Although the conference started off with a bit of a snafu (45 mins registration line and about 1 hour delay in the program in general), things were quite good once you got inside. This is my third year attending the conference and it has grown both in size and quality.

The event is a great opportunity for startup founders to present their ideas to a panel of judges who will not think twice before coming down hard on you or your idea, and is also a great venue for networking.

Of the statups that presented on stage, the following caught my attention:

Whiplash: Not only this startup is already making money ($500K last year), they are experiencing growth and are providing a much needed service, i.e. the shipping and logistics for eCommerce. This is a huge opportunity that, if done correctly, can transform this company into a major player in the fulfillment business.


CubeSensor: Robert Scobble said that as he was hearing the live feed of the event on his way up to San Francisco, he stopped his car just to buy a couple of units from this startup. Their whole premise is to improve indoor living, and they do that by giving you a ‘cube’ that sits on a table and monitors the air quality, humidity, noise, etc. If you have ever worked in an office with terrible air quality (so called ‘sick buildings’) you wish you had one of those. The key for them will be figuring out a killer distribution strategy and strategic partnerships.


Jawfish: a real-time, multiplayer game on iOS. What’s the big deal? The team behind it seems pretty solid (guys from Full Tilt Poker) and their advantage seems to the the architecture behind the games, delivering an awesome gaming experience. If they are really this technologically advanced and can get the right deals in place, they can become a major force in online gaming.


Triptease: Trip Advisor should have been dead but is still lingering because there is simply not a better option for online travel reviews. Triptease wants to change it with a magazine-like interface that makes reviews easy to create and fun to read. But the most interesting aspect is the leveraging of social networks. As people create beautifully rendered reviews, they will be able to share it with their friends. According to founder Charlie Osmond, hotels have already expressed an interest in using the site and have been emailing customers to place their reviews on Triptease. Going after smart parterships like that is a good move. Now, they have to get critical mass to start moving the needle against Trip Advisor.


Hubskip: A better way to book travel, because it gives you money back. Not only Hubspkip has a slick interface, it centralizes all booking for your trip (hotel, transportation, etc.) so you don’t have to worry about it. We all know that booking travel sucks, no matter what Expedia, Travelocity, and the other players do to their sites, the whole experience is pretty miserable. If Hubskip can break the mold and give us better travel planning at cheaper prices, you’ve got a winner.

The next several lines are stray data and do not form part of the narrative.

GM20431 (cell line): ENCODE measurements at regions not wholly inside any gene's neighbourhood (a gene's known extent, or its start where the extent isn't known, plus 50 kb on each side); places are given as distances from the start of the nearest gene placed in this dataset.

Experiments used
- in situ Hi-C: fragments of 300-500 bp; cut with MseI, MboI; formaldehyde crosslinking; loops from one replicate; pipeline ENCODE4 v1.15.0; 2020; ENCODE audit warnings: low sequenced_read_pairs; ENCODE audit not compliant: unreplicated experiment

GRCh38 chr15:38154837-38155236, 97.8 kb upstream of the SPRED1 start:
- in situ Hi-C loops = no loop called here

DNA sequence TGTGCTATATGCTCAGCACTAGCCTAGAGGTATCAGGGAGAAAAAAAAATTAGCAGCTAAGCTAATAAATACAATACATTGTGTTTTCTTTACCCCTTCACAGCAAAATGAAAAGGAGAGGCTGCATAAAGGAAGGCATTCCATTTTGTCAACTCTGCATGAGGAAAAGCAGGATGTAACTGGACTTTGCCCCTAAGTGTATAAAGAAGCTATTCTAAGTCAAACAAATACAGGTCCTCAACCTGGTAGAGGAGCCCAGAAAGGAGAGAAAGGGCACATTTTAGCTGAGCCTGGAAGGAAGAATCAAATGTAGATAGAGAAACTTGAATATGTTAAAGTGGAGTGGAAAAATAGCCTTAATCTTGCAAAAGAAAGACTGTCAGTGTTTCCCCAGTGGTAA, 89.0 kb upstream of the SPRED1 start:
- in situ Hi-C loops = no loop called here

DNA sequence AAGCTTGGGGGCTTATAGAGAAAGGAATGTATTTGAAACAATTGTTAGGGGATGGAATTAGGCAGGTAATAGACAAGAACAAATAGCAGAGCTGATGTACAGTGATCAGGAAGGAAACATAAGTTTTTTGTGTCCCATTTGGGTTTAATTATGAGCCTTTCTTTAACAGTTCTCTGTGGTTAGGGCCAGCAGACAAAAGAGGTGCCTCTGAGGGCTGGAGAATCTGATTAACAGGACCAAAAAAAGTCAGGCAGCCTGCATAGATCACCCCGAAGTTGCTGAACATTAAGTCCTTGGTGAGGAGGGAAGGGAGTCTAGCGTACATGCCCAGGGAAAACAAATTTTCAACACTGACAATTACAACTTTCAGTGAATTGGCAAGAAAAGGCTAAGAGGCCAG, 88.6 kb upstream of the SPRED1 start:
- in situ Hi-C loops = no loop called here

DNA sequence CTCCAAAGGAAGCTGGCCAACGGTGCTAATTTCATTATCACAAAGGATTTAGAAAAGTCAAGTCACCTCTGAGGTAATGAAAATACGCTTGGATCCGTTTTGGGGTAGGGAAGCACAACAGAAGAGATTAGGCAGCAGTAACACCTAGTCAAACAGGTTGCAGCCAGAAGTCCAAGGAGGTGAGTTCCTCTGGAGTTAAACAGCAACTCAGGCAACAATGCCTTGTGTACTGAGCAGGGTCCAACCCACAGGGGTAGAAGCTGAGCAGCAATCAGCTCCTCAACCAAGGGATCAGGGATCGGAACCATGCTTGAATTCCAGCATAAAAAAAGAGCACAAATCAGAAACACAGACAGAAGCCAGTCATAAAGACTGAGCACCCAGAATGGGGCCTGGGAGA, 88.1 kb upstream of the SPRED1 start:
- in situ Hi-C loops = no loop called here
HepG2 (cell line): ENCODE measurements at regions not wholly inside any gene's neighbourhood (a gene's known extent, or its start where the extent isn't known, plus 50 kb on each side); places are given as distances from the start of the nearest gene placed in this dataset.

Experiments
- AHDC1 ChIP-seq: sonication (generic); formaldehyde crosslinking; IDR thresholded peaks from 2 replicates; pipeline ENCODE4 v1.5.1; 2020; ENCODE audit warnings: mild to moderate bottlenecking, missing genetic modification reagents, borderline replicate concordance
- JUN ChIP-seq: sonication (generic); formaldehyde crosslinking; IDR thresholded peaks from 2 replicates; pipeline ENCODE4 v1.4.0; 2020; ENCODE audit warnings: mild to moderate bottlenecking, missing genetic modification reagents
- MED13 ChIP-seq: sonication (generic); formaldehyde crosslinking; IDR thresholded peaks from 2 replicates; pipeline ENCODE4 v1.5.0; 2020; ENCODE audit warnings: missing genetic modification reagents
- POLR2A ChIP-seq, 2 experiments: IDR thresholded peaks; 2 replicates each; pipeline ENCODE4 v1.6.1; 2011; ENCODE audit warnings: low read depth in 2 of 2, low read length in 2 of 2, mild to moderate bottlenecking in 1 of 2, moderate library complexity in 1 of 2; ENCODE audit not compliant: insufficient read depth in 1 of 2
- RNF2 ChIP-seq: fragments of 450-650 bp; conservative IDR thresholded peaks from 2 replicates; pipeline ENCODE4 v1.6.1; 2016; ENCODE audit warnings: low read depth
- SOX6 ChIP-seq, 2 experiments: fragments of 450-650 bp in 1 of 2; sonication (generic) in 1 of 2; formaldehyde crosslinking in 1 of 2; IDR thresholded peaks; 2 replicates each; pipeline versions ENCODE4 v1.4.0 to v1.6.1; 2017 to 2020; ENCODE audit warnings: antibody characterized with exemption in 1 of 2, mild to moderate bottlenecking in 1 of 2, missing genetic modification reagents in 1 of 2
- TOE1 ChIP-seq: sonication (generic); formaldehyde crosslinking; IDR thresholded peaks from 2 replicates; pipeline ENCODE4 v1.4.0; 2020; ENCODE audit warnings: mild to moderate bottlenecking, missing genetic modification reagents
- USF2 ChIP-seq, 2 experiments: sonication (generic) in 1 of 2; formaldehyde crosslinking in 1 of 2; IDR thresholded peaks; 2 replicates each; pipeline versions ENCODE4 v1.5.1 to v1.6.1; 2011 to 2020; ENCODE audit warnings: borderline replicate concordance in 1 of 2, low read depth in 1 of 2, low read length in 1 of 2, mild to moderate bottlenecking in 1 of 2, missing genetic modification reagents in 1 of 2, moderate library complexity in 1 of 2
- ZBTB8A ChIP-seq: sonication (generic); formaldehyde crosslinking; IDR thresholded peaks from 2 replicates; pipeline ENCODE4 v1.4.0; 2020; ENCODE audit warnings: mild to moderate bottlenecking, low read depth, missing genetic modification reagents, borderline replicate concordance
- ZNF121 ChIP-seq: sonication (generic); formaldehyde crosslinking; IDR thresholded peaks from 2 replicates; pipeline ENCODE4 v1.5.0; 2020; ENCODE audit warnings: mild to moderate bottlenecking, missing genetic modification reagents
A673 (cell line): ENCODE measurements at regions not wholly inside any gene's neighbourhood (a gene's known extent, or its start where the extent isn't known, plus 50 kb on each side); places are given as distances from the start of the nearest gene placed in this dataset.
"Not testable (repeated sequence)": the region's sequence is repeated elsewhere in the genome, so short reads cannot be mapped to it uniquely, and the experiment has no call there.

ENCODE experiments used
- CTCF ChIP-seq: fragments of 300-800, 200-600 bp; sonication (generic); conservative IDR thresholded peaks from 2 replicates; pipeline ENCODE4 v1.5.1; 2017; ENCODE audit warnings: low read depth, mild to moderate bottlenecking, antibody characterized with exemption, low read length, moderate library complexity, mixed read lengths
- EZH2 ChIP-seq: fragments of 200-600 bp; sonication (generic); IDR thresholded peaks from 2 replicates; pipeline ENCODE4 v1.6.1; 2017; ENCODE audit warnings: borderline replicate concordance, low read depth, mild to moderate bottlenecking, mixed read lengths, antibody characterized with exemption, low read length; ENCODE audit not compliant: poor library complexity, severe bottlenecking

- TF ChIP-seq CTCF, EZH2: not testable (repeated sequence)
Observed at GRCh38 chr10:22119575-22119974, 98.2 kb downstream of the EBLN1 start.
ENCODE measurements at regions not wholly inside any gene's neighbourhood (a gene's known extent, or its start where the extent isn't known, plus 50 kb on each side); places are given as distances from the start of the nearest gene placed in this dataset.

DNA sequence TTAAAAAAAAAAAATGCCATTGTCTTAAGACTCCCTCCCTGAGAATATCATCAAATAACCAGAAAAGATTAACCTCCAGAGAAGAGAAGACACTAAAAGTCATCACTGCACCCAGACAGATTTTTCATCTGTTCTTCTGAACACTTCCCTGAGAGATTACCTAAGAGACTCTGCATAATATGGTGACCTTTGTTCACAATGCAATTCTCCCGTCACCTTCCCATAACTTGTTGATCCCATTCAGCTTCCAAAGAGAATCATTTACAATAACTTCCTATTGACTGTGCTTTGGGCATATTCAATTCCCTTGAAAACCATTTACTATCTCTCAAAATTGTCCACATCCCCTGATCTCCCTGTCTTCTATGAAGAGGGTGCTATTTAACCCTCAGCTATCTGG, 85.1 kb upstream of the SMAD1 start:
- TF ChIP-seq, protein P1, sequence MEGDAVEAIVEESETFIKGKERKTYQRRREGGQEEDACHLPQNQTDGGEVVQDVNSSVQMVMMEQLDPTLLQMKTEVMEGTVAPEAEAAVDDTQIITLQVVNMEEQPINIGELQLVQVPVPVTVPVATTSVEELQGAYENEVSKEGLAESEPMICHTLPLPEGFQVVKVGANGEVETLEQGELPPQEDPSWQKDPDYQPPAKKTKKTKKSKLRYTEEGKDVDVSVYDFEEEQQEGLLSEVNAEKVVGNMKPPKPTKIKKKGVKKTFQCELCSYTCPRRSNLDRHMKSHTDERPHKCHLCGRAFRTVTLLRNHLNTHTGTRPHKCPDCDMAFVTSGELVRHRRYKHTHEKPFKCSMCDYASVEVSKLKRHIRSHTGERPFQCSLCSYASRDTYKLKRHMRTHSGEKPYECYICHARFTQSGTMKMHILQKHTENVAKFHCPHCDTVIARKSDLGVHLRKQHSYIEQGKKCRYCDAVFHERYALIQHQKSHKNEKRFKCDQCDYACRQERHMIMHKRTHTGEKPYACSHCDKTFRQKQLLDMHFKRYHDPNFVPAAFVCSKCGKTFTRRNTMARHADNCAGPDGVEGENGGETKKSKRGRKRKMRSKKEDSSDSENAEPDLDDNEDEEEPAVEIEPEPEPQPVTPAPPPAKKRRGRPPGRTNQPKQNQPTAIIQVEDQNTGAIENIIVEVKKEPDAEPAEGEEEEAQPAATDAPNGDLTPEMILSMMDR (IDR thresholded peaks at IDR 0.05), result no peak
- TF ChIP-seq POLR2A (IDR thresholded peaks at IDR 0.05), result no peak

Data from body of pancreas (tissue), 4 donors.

Next post I will talk about some of the other startups presenting and also about those in the demo pit.

Want to Get Funded? Attend LAUNCH

Startup founders know that every time they pitch their startup is an opportunity to either a) get funded; b) get press; or c) hire someone great. What if you could do all three at the same time? Well, the upcoming Launch Conference might  be the place to be.

Funding for Winners

Jason Calacanis recently announced that the LAUNCH Festival has just raised $269 thousand dollars in prizes. During the conference about 40 companies will have only a few minutes to present their ideas and wow the crowd and the judges. This is how it will work:

  1.  Companies present in one of two competitions (new product or improved/new release)
  2. A total of 10 companies are awarded winners
  3. TechStars will accept one of the companies into its next semester (valued at $118K)
  4. Venture51 will provide $51L to the winner of the 1.0 competition (new product launch)
  5. CRV will select one company to invest $100K

If CRV were to select the winner of the 1.0 competition, and that company joined TechStars, it would have $269k in total investment.

I’m blown away by the graciousness and support of our partners. This event would not exist without the huge support of a collection of people who believe startups should have a free, merit-based event to LAUNCH their innovations to the world. – Jason Calacanis

But, even if only one (or a couple) are the chosen ones for TechStars, Venture51, and CRV, based on last years event other startups are likely to get attention from eager investors (GreenGoose closed $500K, right after the event, for example).

This is Just Getting Better